THE VIRTUAL world has latched on to the Coronavirus as it sweeps around the planet.
“Be suspicious of anyone approaching you online using COVID-19,” says Vitaly Kamluk, Director, APAC Research Group at global cybersecurity company, Kaspersky.
He highlighted a number of issues that twin viruses from the real and virtual worlds, during a media webinar.
While you must not let your guard down when it comes to security, the global data Kaspersky has gathered shows that cyber criminals are also affected by quarantine and lockdown measures brought about by COVID-19. A timeline of attacks saw a drop around the period lockdowns were initiated in Europe (See chart below).
“Cyber crooks have to work from home and that affected their business,” Vitaly explains.
“Some people lost access to their usual computer set up, or maybe they were busy stocking up and doing stuff everyone else was doing.”
There were down periods during the weekends (green arrows below), which again pointed to some cyber criminals taking time off to get on with their lives.
Be Malware Aware
The use of COVID-19 in malware campaigns continues unabated, and is picking up steam.
Email scams have been particularly virulent around the use of the term ‘COVID-19’, trying to trick people searching for answers into clicking on the links. The emails range from fake government orders to promises of vaccines, among others (See box below).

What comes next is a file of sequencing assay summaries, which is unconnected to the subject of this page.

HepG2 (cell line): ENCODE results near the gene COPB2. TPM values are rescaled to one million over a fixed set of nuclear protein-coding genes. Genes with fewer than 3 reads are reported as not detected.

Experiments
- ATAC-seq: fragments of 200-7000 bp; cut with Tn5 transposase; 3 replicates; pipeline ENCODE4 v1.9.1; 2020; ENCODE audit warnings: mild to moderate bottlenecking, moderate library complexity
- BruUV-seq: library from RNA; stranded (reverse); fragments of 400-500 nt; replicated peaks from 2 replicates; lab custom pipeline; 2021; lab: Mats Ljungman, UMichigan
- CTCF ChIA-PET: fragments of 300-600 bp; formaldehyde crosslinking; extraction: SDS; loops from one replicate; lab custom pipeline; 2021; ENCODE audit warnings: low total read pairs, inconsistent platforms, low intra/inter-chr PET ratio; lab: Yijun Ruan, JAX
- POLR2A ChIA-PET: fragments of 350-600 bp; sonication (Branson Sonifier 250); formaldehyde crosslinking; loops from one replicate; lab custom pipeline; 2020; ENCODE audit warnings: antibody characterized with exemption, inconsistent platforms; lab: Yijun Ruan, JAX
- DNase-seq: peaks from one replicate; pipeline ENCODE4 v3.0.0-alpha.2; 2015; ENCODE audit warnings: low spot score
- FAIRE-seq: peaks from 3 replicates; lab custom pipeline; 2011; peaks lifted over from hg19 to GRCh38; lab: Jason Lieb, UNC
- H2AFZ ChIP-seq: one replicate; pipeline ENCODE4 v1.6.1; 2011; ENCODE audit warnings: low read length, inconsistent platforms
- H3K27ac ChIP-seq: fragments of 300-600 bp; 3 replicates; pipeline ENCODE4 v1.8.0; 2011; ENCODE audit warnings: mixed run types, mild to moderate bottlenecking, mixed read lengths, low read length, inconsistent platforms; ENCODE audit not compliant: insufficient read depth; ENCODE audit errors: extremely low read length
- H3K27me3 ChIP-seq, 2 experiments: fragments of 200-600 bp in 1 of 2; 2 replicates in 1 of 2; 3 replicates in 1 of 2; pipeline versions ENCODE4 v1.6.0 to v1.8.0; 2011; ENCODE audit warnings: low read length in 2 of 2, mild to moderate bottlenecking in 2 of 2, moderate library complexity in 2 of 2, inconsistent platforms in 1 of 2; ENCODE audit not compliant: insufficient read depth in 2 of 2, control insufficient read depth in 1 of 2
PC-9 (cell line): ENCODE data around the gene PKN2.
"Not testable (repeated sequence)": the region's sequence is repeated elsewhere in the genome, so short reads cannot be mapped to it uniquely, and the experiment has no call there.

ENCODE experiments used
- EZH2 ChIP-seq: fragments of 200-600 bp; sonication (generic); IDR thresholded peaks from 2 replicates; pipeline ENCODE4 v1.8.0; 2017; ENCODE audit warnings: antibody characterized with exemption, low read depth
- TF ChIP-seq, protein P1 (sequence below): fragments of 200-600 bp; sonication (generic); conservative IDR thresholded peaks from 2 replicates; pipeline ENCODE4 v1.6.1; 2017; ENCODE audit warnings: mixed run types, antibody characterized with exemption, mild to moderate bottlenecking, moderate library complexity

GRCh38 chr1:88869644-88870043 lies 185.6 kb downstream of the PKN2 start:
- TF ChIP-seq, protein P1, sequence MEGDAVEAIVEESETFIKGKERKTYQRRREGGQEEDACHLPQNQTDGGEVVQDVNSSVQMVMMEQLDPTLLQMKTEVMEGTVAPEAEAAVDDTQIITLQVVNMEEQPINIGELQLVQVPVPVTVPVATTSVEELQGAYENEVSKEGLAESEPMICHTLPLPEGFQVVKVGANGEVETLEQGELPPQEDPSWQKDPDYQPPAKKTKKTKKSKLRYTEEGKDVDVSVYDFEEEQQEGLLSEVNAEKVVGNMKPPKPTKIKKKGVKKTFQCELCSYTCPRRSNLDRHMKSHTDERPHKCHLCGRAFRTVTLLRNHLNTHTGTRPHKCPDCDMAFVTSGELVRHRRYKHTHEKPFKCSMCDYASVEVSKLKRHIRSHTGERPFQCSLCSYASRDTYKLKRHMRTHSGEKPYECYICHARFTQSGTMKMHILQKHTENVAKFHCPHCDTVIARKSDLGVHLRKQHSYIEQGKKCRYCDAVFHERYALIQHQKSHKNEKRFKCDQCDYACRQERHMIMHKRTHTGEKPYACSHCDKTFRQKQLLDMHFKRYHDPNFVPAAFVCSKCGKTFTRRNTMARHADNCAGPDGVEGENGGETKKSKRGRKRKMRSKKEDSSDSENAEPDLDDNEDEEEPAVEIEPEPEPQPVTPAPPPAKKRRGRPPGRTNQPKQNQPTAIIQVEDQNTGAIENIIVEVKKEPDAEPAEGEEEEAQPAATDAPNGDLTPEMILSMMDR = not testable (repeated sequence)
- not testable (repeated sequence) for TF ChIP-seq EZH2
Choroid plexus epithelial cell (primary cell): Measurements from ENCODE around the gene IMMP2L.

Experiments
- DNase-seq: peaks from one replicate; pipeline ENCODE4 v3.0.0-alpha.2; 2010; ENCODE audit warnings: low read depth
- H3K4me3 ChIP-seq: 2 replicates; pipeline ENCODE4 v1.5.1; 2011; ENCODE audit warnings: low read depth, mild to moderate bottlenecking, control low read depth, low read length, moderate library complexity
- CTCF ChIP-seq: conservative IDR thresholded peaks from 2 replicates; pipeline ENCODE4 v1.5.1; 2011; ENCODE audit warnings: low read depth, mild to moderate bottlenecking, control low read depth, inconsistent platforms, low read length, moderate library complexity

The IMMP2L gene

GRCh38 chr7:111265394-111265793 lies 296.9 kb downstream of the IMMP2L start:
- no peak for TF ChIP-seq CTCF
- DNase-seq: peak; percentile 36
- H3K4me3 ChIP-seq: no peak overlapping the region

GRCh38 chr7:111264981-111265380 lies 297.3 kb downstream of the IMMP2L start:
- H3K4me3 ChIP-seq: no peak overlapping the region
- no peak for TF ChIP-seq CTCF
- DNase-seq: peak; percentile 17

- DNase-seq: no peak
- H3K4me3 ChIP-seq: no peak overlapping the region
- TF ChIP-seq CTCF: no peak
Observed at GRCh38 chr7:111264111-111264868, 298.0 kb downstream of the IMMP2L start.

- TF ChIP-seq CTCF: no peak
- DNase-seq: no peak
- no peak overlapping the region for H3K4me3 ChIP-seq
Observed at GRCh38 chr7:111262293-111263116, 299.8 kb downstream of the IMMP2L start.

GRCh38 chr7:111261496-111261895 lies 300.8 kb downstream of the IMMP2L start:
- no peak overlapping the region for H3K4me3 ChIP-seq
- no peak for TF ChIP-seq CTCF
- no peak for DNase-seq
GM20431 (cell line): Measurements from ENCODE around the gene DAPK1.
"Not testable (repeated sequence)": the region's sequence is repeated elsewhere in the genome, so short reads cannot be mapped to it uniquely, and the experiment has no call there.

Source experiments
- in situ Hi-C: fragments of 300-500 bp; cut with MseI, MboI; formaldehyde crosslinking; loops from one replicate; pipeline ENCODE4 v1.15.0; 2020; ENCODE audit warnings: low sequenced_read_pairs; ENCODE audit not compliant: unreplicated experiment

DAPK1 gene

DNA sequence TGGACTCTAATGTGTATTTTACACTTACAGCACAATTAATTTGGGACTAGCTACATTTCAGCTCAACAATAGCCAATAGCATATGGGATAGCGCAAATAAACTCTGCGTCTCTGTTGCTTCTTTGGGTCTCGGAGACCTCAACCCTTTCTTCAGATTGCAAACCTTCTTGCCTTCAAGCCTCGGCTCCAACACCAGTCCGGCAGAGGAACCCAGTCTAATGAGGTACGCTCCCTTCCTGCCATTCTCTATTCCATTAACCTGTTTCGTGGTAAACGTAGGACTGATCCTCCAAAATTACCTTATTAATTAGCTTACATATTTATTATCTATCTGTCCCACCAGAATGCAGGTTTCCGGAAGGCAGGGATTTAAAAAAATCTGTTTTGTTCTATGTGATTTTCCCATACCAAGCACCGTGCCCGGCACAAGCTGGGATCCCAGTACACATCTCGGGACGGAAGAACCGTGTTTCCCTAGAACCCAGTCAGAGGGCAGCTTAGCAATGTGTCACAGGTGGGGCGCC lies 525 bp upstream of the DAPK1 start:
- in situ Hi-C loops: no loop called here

The World Health Organization has also seen a spike in the abuse of its branding on scam emails that try and trick you into downloading a Trojan Horse that could infect your entire system.
A Tip For Those Working From Home
With most people working from home, the connectivity tools are also subject to compromise. The recent incident with Zoom and its security flaws is a case in point.
Vitaly, who used to work with Interpol, recommends that when you are having a group video conference, to consider the popularity of the platform.
“Bad guys attack the most popular platforms. It happens to all the commodity platforms. If you look at Windows, the most popular platform for desktops, it is subject to a lot of attacks.”
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Zoom should be somewhat honoured to be in this group, given their recent issues with outsiders forcing their way into video conferences.
“If it becomes popular, there will be more cyber criminals trying to exploit its vulnerability,” Vitaly explains.
“Sometimes choosing a niche player gets you out of the cross hairs of the majority of attacks.”